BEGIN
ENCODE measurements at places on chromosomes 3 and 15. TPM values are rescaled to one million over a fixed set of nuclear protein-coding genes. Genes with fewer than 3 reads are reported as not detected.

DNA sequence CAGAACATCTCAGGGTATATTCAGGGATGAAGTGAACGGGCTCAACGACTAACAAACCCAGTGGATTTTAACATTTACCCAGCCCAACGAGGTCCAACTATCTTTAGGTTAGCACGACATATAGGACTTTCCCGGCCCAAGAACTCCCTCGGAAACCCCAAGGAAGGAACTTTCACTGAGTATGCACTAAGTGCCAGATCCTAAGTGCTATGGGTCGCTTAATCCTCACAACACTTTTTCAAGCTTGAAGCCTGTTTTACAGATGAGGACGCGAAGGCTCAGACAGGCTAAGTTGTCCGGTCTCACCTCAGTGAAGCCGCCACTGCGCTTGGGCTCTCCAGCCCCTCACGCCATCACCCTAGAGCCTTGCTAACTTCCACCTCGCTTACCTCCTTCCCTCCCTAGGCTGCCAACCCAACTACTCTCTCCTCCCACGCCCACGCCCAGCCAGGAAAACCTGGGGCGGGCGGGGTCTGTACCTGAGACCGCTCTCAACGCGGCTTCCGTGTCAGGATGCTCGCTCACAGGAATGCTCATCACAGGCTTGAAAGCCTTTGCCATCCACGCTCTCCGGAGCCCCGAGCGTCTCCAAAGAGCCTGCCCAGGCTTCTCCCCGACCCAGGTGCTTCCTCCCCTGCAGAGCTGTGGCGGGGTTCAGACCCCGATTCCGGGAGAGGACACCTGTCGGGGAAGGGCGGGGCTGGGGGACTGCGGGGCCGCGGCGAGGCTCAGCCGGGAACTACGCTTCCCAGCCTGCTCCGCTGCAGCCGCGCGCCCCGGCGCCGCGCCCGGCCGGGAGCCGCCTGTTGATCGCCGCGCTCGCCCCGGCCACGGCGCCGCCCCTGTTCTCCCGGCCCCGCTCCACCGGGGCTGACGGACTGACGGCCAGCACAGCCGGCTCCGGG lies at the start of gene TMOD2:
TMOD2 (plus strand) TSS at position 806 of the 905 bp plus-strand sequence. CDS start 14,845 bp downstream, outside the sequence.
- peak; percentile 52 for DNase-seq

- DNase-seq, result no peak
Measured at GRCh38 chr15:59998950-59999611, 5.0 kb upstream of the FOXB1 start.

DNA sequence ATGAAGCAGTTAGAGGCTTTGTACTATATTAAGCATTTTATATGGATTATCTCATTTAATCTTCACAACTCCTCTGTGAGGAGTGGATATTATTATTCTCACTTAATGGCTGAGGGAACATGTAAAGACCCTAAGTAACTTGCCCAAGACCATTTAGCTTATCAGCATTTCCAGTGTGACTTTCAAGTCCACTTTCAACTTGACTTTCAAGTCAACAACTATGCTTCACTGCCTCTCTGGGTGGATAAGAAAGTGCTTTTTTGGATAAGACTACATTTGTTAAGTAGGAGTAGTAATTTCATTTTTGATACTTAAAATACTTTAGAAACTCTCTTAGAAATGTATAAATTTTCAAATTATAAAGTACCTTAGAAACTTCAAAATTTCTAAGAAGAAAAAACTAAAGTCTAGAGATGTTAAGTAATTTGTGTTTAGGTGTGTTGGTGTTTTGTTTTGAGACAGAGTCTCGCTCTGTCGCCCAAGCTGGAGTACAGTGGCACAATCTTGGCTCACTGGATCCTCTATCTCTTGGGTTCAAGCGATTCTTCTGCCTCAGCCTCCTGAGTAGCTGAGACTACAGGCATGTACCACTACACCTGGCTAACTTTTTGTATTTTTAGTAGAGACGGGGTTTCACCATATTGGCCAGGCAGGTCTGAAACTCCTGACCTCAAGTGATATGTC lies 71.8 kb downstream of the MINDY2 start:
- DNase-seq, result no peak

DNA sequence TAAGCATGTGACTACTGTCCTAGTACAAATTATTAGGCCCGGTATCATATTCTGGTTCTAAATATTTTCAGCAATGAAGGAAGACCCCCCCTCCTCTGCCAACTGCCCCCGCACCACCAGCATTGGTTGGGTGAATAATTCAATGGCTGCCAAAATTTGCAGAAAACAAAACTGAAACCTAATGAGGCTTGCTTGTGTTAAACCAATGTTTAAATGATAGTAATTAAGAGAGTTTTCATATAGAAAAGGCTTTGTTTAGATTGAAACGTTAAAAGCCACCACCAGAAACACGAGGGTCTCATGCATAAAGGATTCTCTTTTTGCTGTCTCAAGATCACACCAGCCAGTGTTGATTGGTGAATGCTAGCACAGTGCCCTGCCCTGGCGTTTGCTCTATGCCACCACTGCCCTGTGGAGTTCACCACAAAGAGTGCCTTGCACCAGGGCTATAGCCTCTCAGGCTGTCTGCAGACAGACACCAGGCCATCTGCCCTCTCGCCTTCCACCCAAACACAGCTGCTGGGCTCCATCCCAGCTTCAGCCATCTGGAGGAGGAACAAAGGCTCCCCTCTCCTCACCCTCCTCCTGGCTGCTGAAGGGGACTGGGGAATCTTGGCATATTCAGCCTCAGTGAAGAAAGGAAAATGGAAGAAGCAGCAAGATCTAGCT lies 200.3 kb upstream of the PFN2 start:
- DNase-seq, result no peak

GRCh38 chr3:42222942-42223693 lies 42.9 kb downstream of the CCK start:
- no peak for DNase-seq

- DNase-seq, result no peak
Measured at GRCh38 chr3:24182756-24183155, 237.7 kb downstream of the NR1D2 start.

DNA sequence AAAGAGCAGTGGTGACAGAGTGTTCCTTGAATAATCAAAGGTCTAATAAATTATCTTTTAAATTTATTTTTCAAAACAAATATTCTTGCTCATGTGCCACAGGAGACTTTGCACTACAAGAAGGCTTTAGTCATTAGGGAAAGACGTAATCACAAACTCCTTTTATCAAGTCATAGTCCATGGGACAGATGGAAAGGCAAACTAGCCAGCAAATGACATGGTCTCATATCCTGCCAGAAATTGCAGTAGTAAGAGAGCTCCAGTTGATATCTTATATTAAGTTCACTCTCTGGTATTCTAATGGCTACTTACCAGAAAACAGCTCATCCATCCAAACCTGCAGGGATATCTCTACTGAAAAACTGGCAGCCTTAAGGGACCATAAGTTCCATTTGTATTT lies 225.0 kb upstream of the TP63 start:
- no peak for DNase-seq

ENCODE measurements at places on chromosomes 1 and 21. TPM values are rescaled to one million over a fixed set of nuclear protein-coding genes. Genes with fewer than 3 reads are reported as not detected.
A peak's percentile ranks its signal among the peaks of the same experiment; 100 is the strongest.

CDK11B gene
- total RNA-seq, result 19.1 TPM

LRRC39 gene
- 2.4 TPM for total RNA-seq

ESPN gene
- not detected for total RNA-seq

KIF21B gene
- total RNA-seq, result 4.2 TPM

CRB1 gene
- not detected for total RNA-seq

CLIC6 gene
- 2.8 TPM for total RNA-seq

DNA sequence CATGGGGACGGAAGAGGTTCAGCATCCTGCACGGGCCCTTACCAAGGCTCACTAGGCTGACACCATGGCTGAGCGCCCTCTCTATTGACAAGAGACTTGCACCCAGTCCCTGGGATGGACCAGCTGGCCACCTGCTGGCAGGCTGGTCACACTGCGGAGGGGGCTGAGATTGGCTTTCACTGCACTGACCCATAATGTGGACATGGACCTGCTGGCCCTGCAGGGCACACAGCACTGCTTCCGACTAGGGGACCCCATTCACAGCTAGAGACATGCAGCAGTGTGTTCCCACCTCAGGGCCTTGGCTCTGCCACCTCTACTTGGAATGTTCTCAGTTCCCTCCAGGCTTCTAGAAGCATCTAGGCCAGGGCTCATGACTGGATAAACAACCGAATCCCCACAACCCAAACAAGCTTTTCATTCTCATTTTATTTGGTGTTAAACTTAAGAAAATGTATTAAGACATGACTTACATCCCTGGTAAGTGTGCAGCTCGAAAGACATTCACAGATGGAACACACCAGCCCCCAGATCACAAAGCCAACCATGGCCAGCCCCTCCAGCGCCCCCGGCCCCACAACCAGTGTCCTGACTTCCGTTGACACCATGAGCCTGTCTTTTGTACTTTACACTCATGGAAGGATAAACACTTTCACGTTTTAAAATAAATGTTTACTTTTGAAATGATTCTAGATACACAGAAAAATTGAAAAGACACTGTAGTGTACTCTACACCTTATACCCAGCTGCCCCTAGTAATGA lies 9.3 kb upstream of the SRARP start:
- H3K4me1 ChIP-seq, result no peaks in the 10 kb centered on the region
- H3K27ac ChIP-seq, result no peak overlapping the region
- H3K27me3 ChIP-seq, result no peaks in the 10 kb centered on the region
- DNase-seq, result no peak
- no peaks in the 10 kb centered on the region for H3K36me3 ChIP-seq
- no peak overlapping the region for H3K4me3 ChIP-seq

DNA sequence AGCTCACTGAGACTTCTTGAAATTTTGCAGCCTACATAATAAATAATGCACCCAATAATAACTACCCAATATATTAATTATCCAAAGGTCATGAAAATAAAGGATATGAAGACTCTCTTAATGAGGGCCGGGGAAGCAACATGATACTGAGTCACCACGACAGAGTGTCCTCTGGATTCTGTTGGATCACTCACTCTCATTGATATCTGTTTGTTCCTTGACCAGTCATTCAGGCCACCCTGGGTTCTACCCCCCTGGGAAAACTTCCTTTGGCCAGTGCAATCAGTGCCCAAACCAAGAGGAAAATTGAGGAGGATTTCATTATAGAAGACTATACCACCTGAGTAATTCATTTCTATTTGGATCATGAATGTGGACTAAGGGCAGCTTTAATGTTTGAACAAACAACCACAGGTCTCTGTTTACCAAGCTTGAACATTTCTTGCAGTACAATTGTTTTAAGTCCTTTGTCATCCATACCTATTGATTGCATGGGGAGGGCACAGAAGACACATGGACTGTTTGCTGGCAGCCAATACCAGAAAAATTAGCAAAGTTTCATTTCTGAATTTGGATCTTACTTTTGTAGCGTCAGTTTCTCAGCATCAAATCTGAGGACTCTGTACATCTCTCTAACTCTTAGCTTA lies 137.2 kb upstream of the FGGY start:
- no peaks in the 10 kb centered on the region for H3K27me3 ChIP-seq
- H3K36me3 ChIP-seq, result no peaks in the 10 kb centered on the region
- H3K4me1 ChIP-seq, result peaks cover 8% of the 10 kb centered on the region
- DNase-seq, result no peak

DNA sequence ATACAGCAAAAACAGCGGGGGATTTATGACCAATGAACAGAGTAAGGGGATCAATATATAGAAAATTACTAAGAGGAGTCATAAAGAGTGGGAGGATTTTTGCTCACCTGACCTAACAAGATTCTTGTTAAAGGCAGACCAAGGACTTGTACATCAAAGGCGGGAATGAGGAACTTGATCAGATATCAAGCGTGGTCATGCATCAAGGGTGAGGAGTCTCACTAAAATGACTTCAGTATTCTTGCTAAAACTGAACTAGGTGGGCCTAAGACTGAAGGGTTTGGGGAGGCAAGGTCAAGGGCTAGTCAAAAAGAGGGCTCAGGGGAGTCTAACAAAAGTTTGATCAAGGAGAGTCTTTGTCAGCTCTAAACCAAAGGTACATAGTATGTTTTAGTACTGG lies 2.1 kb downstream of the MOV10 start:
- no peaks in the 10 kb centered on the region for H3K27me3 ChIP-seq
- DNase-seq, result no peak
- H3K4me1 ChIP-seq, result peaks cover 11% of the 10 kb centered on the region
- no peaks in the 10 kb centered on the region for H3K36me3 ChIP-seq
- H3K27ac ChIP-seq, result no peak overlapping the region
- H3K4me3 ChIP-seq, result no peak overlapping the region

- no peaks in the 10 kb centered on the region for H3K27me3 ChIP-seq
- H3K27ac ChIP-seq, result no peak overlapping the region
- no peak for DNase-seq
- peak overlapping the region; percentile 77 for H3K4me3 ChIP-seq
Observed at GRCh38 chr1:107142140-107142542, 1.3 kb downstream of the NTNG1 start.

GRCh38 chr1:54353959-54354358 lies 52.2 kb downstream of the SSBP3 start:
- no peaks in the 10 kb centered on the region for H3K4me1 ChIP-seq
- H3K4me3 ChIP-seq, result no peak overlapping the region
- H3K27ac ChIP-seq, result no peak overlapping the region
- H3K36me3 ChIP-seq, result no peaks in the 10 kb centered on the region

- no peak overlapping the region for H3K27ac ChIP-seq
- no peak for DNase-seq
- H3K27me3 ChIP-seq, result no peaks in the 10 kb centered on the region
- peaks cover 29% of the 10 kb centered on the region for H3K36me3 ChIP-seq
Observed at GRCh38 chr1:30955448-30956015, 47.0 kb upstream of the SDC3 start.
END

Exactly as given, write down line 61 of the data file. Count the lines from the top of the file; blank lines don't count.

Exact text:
- no peak for DNase-seq